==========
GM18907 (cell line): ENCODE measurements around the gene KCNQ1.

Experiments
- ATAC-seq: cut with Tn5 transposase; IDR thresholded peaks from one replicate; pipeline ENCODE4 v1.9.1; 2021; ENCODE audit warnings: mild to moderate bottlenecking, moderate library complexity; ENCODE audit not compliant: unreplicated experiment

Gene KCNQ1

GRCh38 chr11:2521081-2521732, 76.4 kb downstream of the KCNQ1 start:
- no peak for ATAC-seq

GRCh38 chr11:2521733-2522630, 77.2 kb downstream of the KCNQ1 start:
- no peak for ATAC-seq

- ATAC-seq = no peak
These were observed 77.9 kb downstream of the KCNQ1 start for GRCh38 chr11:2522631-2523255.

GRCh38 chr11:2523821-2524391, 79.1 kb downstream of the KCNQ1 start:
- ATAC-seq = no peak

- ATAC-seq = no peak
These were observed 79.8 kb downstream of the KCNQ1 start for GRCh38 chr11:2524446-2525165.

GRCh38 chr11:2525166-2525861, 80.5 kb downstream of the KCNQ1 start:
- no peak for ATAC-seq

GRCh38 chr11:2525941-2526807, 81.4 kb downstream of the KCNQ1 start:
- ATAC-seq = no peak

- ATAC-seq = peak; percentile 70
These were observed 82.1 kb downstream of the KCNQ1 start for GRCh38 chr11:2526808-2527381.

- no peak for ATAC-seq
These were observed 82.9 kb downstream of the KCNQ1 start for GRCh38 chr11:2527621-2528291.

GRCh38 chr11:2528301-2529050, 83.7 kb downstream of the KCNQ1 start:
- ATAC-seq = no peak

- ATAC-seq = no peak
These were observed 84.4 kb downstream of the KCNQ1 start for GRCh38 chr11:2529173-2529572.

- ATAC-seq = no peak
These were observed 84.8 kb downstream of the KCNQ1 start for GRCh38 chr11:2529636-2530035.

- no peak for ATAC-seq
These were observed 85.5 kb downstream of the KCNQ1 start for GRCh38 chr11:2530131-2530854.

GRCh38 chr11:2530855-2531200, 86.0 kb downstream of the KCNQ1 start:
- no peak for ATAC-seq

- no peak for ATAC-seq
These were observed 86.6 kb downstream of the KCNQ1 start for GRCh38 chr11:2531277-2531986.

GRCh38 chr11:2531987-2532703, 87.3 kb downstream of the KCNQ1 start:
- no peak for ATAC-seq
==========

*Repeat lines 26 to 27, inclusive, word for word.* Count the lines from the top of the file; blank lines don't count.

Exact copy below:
These were observed 84.4 kb downstream of the KCNQ1 start for GRCh38 chr11:2529173-2529572.

- ATAC-seq = no peak